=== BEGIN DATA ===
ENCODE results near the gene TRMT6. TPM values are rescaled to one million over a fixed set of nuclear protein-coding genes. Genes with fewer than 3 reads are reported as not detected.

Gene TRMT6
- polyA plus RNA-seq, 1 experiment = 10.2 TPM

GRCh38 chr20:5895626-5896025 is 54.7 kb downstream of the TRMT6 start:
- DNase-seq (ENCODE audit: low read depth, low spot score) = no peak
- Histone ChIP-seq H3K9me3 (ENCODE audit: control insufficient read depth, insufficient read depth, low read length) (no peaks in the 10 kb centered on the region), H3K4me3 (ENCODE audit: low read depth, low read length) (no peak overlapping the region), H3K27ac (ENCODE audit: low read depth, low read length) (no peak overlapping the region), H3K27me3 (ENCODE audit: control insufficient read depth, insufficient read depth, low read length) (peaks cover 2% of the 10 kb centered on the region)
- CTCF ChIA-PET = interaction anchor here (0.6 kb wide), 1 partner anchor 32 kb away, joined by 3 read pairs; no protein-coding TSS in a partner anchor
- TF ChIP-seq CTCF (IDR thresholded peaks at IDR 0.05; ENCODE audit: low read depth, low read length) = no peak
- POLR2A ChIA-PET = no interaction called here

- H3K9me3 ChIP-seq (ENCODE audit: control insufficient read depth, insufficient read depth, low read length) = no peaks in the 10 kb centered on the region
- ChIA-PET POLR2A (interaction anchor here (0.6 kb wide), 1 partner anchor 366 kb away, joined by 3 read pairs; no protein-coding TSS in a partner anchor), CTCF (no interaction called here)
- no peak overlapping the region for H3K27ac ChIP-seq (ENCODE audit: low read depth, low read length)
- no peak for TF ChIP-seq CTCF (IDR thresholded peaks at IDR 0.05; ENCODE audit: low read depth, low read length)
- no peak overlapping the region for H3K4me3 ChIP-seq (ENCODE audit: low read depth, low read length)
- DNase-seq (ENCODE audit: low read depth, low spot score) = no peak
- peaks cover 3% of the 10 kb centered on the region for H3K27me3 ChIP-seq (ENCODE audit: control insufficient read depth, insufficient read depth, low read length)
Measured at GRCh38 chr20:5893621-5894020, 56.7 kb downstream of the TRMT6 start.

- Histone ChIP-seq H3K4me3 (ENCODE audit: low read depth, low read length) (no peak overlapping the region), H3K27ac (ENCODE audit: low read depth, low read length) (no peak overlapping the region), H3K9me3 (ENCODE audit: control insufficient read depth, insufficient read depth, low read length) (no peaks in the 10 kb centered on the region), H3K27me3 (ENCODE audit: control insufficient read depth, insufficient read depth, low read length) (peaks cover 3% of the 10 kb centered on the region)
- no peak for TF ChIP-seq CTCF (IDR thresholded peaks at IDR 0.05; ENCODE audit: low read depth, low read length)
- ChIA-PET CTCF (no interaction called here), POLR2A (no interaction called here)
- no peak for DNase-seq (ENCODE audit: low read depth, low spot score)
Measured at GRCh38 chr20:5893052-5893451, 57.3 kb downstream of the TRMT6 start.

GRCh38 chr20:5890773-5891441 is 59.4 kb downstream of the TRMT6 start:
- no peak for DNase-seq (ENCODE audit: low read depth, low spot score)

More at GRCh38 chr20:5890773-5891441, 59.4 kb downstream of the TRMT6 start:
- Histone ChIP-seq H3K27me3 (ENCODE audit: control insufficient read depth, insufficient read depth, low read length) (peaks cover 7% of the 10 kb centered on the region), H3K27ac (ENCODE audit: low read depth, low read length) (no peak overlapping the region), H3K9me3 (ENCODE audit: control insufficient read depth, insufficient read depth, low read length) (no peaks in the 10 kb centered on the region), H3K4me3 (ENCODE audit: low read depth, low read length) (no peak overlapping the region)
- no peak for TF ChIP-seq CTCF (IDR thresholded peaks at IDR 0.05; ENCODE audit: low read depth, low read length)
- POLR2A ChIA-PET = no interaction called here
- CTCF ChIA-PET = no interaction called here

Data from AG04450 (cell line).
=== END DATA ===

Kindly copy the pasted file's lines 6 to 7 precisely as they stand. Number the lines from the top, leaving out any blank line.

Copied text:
- Histone ChIP-seq H3K9me3 (ENCODE audit: control insufficient read depth, insufficient read depth, low read length) (no peaks in the 10 kb centered on the region), H3K4me3 (ENCODE audit: low read depth, low read length) (no peak overlapping the region), H3K27ac (ENCODE audit: low read depth, low read length) (no peak overlapping the region), H3K27me3 (ENCODE audit: control insufficient read depth, insufficient read depth, low read length) (peaks cover 2% of the 10 kb centered on the region)
- CTCF ChIA-PET = interaction anchor here (0.6 kb wide), 1 partner anchor 32 kb away, joined by 3 read pairs; no protein-coding TSS in a partner anchor